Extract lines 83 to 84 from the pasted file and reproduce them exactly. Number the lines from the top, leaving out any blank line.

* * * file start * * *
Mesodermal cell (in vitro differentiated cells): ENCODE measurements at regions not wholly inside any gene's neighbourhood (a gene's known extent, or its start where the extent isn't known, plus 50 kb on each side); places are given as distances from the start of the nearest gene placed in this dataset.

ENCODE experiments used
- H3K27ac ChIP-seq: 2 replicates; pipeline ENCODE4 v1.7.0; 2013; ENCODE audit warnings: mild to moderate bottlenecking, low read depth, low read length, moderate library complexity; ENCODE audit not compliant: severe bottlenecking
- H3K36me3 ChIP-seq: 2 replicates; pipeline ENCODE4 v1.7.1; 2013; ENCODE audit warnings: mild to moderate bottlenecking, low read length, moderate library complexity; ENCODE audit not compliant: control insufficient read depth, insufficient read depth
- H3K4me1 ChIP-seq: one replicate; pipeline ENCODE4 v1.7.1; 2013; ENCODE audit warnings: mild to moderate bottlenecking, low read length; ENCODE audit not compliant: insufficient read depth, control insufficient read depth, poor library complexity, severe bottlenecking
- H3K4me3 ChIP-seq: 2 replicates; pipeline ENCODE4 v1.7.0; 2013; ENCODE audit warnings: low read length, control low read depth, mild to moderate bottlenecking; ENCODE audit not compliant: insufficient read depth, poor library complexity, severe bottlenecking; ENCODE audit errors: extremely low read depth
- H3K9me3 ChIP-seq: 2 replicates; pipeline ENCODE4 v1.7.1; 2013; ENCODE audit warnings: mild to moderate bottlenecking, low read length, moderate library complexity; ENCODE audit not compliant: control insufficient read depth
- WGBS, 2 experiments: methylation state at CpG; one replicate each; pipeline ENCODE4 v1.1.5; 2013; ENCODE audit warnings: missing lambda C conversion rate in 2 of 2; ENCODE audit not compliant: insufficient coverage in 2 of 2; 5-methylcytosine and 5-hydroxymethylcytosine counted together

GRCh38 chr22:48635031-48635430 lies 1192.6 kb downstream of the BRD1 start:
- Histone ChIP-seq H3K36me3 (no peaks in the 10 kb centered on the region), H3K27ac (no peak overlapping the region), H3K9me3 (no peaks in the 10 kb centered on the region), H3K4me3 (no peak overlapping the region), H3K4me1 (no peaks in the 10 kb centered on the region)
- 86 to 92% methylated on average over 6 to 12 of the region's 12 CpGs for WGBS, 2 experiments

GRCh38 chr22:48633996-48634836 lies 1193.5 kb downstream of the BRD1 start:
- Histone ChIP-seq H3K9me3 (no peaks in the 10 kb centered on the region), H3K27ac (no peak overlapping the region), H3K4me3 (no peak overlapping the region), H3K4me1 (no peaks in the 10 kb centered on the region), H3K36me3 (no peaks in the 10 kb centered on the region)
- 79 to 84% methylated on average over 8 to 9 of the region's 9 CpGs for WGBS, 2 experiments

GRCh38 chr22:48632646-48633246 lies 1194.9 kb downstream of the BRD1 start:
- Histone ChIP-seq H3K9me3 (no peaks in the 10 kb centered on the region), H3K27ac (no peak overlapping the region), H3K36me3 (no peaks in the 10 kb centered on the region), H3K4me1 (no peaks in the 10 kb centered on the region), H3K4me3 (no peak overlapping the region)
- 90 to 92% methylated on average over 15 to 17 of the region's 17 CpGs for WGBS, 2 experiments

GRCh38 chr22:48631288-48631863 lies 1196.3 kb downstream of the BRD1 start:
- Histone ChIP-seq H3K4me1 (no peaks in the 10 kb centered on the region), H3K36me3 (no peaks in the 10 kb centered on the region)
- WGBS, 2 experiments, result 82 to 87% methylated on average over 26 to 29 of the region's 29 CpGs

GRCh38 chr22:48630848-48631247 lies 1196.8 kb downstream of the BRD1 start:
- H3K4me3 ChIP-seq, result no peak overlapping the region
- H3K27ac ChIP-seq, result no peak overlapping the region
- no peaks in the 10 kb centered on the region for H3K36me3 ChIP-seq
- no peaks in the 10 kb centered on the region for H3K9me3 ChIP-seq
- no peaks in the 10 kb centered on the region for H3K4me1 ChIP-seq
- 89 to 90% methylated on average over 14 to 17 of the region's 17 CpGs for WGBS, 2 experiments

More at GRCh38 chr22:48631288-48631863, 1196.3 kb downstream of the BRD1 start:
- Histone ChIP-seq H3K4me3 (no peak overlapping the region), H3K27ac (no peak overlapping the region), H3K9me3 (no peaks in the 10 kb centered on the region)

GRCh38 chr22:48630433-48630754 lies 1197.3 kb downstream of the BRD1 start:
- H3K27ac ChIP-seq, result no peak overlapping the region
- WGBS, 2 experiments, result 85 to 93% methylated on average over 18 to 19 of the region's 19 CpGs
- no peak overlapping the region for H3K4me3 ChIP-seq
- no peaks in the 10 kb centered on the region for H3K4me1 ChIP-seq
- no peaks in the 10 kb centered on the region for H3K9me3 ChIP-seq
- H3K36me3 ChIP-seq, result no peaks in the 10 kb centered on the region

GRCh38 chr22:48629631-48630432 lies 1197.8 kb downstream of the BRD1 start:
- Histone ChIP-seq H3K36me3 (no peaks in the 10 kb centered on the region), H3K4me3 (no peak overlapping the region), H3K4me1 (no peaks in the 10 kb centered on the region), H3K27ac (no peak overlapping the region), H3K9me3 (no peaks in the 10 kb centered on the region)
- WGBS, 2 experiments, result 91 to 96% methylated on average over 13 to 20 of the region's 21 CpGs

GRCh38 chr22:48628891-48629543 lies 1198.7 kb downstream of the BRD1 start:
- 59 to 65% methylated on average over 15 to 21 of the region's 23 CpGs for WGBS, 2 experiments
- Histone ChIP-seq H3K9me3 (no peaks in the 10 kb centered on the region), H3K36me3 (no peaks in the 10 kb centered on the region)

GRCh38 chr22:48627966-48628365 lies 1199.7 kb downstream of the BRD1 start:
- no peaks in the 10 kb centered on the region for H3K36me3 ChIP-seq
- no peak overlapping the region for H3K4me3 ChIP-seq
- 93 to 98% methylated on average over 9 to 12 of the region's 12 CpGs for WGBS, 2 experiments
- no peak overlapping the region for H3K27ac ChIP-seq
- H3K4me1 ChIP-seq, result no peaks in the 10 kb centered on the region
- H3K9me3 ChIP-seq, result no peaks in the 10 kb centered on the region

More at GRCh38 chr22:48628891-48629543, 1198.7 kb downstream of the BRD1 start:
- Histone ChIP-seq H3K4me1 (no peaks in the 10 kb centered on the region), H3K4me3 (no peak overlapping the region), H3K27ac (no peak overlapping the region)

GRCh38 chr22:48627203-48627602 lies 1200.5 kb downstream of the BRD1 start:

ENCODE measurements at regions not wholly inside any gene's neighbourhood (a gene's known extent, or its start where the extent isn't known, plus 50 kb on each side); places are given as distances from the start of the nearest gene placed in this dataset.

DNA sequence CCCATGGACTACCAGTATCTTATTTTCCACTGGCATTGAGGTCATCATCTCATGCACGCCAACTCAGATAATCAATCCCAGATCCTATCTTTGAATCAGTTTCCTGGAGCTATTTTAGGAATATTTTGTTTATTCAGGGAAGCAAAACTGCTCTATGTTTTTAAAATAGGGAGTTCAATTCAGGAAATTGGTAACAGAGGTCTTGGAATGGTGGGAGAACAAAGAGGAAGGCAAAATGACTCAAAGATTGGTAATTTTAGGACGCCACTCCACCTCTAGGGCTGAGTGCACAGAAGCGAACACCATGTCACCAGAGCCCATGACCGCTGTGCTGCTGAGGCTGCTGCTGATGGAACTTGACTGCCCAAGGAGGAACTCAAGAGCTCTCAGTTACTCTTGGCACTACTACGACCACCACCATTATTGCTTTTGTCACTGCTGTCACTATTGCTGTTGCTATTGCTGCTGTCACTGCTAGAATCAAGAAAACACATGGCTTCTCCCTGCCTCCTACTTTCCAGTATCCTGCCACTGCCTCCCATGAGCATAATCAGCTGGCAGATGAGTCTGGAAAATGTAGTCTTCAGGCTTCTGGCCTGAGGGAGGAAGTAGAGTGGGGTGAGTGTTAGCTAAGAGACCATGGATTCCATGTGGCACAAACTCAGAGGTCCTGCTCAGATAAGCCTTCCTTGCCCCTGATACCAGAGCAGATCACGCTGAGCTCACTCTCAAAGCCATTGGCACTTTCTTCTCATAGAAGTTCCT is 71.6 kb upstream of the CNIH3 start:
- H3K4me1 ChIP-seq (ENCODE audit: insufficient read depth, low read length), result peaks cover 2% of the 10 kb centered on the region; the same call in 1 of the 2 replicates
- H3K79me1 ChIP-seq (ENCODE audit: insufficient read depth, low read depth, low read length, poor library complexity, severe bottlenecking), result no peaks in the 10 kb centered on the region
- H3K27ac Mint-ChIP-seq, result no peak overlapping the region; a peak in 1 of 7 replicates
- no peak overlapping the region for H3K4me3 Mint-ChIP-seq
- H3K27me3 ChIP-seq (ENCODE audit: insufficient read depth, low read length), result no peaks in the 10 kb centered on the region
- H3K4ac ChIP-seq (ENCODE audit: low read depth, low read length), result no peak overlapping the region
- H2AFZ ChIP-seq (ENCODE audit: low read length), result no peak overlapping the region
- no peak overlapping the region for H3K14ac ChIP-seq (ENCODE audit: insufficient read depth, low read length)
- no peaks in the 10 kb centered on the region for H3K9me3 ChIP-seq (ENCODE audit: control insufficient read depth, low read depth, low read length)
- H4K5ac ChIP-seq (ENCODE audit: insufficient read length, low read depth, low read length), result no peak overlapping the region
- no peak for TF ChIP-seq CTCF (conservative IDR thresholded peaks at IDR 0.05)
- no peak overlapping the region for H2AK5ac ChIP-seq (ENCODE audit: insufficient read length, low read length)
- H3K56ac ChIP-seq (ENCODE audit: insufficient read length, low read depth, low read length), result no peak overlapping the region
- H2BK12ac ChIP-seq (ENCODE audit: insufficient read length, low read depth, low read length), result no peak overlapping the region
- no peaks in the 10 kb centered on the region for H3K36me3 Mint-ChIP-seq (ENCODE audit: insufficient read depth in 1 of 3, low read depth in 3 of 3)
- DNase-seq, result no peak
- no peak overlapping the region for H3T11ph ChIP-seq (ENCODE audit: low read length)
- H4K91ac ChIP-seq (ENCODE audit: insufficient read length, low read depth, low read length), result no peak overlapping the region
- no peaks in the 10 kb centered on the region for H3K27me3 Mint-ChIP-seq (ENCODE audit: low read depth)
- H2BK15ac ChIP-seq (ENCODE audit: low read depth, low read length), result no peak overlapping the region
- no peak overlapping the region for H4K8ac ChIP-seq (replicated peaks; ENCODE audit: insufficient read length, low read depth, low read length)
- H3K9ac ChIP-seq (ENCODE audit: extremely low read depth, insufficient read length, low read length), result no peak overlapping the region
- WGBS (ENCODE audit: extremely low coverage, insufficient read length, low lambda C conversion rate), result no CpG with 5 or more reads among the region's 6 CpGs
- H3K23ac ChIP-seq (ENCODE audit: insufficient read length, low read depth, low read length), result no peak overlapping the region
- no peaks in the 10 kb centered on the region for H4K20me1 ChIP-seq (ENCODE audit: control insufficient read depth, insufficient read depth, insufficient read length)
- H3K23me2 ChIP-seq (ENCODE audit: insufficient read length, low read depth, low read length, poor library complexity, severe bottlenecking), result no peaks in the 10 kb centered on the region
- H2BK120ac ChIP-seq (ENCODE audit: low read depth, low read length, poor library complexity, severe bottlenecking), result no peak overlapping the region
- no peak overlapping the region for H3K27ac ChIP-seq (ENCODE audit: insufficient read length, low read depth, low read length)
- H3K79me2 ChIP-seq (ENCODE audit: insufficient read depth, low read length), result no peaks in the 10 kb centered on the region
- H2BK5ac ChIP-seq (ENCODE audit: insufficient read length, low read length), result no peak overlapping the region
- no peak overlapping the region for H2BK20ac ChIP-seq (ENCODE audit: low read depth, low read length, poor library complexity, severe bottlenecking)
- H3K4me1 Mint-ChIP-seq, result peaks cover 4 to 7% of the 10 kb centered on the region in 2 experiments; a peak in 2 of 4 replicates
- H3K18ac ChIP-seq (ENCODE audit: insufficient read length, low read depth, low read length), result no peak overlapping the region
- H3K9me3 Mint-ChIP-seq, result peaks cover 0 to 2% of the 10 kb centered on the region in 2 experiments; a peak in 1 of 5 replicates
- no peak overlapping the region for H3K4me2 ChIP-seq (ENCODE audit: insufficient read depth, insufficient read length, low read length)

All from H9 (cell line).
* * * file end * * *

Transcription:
- H3K79me2 ChIP-seq (ENCODE audit: insufficient read depth, low read length), result no peaks in the 10 kb centered on the region
- H2BK5ac ChIP-seq (ENCODE audit: insufficient read length, low read length), result no peak overlapping the region